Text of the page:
Aaron Marshall – Well, we begin to troubleshoot with the person. We start investigating if they have any family members or a support system that can help. We look at insurance options. The person might not even realize that they have resources available to them. We help them figure out what the options are and get to a solution.

Jordan Higby – Often, these are just excuses. Because ultimately, getting treatment is the most important decision a person can make. If childcare is an excuse, they are often lucky to still have their children. If they keep going down this road, they will eventually lose the things they say are important.

Aaron Marshall – [Smiles] I can relate because I knew for years I needed to get “this” under control. I was that patient who was unwilling to do the work, so I’m familiar with people arguing with me.


SBH – You are both in recovery. How does that benefit someone who calls the admissions specialists at Sanford Behavioral Health?

Jordan Higby – Understanding. We understand what they’re going through. We understand the things that they are ashamed of and what they are putting their families through. And we’ve seen the other side of it. We have seen what treatment for mental health disorders can do. Both of us have done inpatient treatment, and we’ve seen how that can change our lives. So, for us to have that understanding can be comforting to the patient. We don’t always open up about those things, but there are situations where talking about our recovery builds a relationship.

Aaron Marshall –  For me, it is endless compassion. I know how lonely and isolated active addiction feels. You can call me and say you have a problem with a substance, and you don’t have to tell me anything more because I already know. It also helps with the prescreen because they feel less afraid about opening up. They know I am not going to judge.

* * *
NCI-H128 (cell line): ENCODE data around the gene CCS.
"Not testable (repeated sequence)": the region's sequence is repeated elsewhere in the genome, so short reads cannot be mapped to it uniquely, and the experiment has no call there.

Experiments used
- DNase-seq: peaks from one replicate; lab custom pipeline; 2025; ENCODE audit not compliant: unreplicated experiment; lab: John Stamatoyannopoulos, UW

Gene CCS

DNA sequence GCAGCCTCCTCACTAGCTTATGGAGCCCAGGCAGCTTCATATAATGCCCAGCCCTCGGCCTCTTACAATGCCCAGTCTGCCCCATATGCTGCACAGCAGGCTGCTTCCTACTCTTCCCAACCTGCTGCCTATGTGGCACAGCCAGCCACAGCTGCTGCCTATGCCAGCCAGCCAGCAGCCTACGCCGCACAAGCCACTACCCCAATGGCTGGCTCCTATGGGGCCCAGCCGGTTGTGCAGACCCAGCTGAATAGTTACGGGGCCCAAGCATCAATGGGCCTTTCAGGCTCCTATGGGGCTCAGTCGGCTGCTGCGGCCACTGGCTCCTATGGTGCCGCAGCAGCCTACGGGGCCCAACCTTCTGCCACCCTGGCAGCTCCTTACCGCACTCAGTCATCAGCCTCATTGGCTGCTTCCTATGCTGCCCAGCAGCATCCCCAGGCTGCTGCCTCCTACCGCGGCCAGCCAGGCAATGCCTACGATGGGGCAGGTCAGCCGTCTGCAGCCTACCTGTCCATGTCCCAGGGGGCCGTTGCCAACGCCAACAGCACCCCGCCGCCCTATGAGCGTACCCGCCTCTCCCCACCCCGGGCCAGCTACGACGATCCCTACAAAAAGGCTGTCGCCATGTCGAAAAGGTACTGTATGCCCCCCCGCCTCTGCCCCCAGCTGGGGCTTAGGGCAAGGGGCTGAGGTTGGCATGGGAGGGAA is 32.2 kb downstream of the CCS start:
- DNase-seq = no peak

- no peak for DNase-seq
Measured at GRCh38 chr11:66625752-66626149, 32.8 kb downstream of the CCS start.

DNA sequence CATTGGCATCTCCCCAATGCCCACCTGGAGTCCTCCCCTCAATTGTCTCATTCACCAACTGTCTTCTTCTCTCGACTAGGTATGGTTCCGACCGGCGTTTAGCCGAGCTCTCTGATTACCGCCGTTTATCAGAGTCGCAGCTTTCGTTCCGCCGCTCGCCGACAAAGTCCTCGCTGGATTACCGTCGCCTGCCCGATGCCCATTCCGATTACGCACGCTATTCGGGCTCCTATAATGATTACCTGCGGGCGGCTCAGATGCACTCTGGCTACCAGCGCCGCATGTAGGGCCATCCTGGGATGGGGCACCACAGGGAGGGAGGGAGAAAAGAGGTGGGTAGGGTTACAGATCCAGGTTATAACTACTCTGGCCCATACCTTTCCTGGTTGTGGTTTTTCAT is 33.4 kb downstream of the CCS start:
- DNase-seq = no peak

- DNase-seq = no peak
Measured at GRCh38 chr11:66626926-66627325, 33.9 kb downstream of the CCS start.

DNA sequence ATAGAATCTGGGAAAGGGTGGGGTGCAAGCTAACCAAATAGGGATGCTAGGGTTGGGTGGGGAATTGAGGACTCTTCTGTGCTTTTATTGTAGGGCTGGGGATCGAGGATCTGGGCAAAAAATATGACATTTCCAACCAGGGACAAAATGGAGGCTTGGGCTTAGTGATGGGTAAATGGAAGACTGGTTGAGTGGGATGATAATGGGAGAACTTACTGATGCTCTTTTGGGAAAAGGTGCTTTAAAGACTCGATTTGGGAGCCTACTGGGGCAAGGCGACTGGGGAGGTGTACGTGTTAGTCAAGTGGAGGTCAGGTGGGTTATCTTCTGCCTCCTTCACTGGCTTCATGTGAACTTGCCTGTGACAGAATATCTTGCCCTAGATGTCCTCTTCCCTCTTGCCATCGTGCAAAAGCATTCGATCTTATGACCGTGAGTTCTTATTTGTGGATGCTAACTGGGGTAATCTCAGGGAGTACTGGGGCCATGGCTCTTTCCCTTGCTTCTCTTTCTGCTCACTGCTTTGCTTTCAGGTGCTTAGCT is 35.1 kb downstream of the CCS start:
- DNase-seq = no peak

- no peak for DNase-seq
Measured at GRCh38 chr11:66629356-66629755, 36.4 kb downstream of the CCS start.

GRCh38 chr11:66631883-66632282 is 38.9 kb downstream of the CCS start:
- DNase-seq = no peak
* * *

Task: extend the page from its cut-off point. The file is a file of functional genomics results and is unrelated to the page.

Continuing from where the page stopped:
SBH – Talk about meeting Sanford’s clients for the first time.

Aaron Marshall – It’s nice because I’m in nursing school, so I work on the weekends a lot. I’ll meet the family when they get here and answer questions. I also talk to them about the continuum of care and what the long-term options are. I want them to leave with the sense that their loved one is in good hands and they’re going to be okay because everybody is terrified – it is crisis mode.

Jordan Higby – There are times when you can anticipate there might be problems, especially if a patient is resistant. If I meet them in person, I can prepare families on what to expect if their loved one wants to leave against medical advice and how to handle that phone call.



SBH – You guys have been at Sanford for years and seem to like each other. What is fun about your job?

Aaron Marshall – For me, it is about those patients that come in that we’re skeptical about. And then they end up staying, and we see the change and hope in their eyes. All of a sudden, they have color in their face, and they’re talking. I walk through the hallways, and I can hear them laughing. You know, those authentic belly laughs. Nothing makes me happier; I don’t even have to be a part of the conversation. I hear the hope in their voices. That is the best thing about what we do. That’s what keeps me in the business! I know they’re safe, and something’s clicking.

Jordan Higby – To be honest, I love it when it’s chaotic. I like making it work, whatever I have to do to make sure that the job gets done and that we help patients. I am excited when someone calls us in a panic, and we can get them in very quickly – within hours. It’s a rush when you get that call, and it’s a family member in crisis, and their loved one needs treatment. I can say, “We have an open bed, and we can take your health insurance. Bring them in right now.” When that happens, I know I played a part in impacting someone’s life for the better. I know they are alive and safe.